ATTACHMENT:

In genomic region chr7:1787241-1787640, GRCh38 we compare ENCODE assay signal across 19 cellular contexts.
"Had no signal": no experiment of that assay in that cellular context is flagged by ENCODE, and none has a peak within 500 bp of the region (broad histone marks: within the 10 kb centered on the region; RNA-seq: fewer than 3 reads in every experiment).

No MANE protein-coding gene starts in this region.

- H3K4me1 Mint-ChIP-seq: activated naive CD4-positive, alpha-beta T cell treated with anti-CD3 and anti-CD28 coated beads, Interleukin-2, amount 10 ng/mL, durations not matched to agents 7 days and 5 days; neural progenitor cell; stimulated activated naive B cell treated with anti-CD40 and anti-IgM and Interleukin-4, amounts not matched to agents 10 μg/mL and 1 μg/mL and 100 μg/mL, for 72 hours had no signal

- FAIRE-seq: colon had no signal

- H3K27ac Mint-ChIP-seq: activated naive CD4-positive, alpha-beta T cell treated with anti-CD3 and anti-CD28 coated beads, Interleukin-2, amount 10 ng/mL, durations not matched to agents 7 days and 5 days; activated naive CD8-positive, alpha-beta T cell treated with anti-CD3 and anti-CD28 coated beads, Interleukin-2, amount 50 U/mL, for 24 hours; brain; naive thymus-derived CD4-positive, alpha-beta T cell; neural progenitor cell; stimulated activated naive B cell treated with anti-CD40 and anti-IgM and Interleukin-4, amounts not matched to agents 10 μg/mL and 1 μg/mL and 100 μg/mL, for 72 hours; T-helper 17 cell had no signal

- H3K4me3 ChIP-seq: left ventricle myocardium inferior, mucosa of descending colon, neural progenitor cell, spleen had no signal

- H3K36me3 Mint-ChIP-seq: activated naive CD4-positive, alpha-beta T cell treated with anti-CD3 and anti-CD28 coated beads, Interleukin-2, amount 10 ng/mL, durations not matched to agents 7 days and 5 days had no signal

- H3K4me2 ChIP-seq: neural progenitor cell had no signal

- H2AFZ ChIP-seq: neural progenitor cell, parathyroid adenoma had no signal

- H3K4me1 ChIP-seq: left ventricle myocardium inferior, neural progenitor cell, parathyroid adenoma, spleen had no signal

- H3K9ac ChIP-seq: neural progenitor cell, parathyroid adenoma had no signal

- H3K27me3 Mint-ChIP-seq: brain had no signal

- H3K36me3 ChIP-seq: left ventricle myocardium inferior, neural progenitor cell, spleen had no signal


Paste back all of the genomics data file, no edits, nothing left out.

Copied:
In genomic region chr7:1787241-1787640, GRCh38 we compare ENCODE assay signal across 19 cellular contexts.
"Had no signal": no experiment of that assay in that cellular context is flagged by ENCODE, and none has a peak within 500 bp of the region (broad histone marks: within the 10 kb centered on the region; RNA-seq: fewer than 3 reads in every experiment).

No MANE protein-coding gene starts in this region.

- H3K4me1 Mint-ChIP-seq: activated naive CD4-positive, alpha-beta T cell treated with anti-CD3 and anti-CD28 coated beads, Interleukin-2, amount 10 ng/mL, durations not matched to agents 7 days and 5 days; neural progenitor cell; stimulated activated naive B cell treated with anti-CD40 and anti-IgM and Interleukin-4, amounts not matched to agents 10 μg/mL and 1 μg/mL and 100 μg/mL, for 72 hours had no signal

- FAIRE-seq: colon had no signal

- H3K27ac Mint-ChIP-seq: activated naive CD4-positive, alpha-beta T cell treated with anti-CD3 and anti-CD28 coated beads, Interleukin-2, amount 10 ng/mL, durations not matched to agents 7 days and 5 days; activated naive CD8-positive, alpha-beta T cell treated with anti-CD3 and anti-CD28 coated beads, Interleukin-2, amount 50 U/mL, for 24 hours; brain; naive thymus-derived CD4-positive, alpha-beta T cell; neural progenitor cell; stimulated activated naive B cell treated with anti-CD40 and anti-IgM and Interleukin-4, amounts not matched to agents 10 μg/mL and 1 μg/mL and 100 μg/mL, for 72 hours; T-helper 17 cell had no signal

- H3K4me3 ChIP-seq: left ventricle myocardium inferior, mucosa of descending colon, neural progenitor cell, spleen had no signal

- H3K36me3 Mint-ChIP-seq: activated naive CD4-positive, alpha-beta T cell treated with anti-CD3 and anti-CD28 coated beads, Interleukin-2, amount 10 ng/mL, durations not matched to agents 7 days and 5 days had no signal

- H3K4me2 ChIP-seq: neural progenitor cell had no signal

- H2AFZ ChIP-seq: neural progenitor cell, parathyroid adenoma had no signal

- H3K4me1 ChIP-seq: left ventricle myocardium inferior, neural progenitor cell, parathyroid adenoma, spleen had no signal

- H3K9ac ChIP-seq: neural progenitor cell, parathyroid adenoma had no signal

- H3K27me3 Mint-ChIP-seq: brain had no signal

- H3K36me3 ChIP-seq: left ventricle myocardium inferior, neural progenitor cell, spleen had no signal